[¶15] The first area to be evaluated is the hiring party's right to control the manner and means by which a task is accomplished. It is of primary consideration. Schwieger, 207 F3d at 483. American Family did not mandate specific office hours. McNeese determined how to contact and sell insurance to new prospective customers without daily supervision by American Family. McNeese was not required to notify American Family when she was leaving for vacation.
[¶16] One of the reasons McNeese agreed to work with American Family was due to a conversation she had with Ryan Powell, then an associate from American Family. Powell stated to her, "The nice thing about having this business and this office, Lori, is if you don't want to do business with this man that comes through the door, you don't have too. You are to make the choices that you think will be profitable to you and the company." McNeese depo. at 11. This is consistent with the evidence presented in this case.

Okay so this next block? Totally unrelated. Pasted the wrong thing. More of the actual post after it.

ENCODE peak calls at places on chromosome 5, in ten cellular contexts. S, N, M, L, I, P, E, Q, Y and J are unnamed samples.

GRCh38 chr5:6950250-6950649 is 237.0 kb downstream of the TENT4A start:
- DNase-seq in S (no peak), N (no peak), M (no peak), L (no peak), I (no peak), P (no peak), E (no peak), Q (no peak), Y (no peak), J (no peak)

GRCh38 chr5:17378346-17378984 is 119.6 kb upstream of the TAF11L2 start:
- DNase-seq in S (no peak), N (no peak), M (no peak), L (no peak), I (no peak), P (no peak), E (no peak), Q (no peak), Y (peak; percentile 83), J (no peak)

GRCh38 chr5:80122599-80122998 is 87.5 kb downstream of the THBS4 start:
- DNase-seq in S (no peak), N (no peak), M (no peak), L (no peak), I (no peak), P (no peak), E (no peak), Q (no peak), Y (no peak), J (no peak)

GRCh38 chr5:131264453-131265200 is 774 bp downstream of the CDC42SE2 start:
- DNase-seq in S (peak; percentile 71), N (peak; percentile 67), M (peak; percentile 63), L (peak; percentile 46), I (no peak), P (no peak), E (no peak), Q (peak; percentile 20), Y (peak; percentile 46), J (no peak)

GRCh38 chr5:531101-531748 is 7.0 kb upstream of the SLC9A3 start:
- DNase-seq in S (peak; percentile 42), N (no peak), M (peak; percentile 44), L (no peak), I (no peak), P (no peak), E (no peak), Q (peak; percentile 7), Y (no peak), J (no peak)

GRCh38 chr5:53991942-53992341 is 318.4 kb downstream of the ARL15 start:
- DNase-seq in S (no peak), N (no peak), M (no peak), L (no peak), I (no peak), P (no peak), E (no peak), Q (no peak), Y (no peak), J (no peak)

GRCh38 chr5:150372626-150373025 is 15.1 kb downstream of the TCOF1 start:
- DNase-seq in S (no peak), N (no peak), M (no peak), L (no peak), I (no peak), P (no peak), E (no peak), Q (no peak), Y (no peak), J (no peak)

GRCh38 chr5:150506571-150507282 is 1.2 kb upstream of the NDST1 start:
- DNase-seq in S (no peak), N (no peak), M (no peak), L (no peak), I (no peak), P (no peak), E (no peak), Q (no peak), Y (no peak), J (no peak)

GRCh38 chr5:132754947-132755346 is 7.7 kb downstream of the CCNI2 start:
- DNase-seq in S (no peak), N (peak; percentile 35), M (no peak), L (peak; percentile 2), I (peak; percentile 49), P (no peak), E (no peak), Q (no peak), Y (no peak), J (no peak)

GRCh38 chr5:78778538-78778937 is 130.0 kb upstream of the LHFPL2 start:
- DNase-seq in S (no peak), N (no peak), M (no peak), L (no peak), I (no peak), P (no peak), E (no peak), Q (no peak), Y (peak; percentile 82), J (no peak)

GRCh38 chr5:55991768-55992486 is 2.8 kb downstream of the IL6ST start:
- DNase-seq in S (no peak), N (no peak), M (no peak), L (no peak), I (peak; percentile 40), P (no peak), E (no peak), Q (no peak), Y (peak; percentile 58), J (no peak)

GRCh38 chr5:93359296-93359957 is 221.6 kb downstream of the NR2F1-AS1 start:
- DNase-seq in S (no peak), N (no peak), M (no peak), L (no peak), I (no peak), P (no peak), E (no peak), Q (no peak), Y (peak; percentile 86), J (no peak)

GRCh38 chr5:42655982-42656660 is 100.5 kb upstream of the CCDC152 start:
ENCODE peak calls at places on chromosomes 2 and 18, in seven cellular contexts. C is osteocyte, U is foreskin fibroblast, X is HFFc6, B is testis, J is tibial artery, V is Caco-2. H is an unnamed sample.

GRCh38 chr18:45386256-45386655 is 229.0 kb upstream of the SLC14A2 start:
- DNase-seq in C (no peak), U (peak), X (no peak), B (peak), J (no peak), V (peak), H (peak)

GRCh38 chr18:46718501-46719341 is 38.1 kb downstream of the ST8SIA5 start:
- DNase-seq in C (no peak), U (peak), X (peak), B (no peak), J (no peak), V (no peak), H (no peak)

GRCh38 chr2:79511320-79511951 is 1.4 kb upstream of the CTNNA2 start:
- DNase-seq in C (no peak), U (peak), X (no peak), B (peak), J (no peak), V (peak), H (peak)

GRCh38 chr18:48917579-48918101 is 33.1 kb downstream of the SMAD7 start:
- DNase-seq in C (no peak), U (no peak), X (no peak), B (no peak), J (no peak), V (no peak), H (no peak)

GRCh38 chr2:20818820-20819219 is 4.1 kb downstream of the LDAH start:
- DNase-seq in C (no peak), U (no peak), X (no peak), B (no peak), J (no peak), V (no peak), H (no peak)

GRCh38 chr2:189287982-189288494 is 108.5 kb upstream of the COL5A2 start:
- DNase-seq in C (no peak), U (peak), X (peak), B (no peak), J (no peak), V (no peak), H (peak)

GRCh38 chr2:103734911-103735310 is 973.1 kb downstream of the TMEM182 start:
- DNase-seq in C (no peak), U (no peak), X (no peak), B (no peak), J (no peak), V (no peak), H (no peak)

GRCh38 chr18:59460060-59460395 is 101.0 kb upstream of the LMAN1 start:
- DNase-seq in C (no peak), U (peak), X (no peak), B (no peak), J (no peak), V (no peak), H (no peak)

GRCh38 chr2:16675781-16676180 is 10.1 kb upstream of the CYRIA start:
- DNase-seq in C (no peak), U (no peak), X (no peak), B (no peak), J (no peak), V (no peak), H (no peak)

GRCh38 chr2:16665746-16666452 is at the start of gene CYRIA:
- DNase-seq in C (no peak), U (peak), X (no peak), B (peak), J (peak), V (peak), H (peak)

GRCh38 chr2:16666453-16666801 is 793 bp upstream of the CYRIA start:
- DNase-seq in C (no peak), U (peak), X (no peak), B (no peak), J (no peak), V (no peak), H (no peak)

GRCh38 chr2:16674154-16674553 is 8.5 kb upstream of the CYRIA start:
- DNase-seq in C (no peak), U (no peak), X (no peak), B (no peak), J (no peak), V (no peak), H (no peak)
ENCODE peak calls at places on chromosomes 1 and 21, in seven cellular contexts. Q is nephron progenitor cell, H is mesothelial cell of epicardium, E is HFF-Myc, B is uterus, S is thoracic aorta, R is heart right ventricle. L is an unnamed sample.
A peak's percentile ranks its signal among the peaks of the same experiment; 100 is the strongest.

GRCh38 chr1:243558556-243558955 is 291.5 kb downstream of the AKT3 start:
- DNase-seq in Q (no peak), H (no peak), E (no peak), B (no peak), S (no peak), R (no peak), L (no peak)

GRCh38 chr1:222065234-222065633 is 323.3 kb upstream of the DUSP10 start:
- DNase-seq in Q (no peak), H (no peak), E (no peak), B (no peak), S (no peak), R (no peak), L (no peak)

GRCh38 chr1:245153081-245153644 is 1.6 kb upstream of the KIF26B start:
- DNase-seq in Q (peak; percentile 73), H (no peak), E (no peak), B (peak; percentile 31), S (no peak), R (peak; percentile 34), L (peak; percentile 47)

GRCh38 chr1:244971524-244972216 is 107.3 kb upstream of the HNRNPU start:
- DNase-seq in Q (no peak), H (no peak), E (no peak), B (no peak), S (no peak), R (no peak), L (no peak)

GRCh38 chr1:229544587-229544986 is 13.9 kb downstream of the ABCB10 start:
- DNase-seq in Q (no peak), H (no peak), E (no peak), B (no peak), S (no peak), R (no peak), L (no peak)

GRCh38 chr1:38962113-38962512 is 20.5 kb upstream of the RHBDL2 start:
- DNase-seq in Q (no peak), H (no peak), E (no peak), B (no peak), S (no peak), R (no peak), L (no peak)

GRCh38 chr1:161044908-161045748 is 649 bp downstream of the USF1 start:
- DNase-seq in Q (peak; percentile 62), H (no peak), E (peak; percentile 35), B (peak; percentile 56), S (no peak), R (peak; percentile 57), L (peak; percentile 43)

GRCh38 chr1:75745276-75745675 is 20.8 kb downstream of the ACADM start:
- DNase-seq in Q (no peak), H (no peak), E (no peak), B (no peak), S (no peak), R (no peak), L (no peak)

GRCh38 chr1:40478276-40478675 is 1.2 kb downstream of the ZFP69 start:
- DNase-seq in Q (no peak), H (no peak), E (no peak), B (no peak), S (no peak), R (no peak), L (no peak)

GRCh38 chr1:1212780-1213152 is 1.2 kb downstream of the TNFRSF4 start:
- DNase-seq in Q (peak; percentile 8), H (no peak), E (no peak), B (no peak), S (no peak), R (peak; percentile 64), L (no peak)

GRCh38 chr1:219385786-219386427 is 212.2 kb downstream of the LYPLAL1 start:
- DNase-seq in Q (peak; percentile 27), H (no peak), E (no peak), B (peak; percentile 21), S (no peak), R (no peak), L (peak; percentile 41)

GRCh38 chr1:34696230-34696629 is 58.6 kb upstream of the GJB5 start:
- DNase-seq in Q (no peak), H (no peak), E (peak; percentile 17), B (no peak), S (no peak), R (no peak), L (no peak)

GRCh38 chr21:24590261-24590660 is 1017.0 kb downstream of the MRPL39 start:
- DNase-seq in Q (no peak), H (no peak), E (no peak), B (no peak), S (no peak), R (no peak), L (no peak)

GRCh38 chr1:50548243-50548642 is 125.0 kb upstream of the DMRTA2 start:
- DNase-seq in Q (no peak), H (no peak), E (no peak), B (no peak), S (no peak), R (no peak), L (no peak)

[¶17] McNeese claims that American Family mandated worker attendance at training sessions and it reprimanded McNeese for failing to attend a "non-mandatory" meeting. During the last three years of her relationship with American Family, McNeese was required to complete weekly production reports for her district manager, to make a certain number of prospect contacts, and to meet production quotas. Although American Family did not have a written dress code, the American Family district manager did make comments to McNeese about her attire. Although American Family worked with McNeese to improve her progress and profitability, the overall evidence on the issue of control indicates that McNeese was primarily in control of the manner and means of accomplishing her task. This factor is inconclusive. See Schwieger, 207 F3d at 485.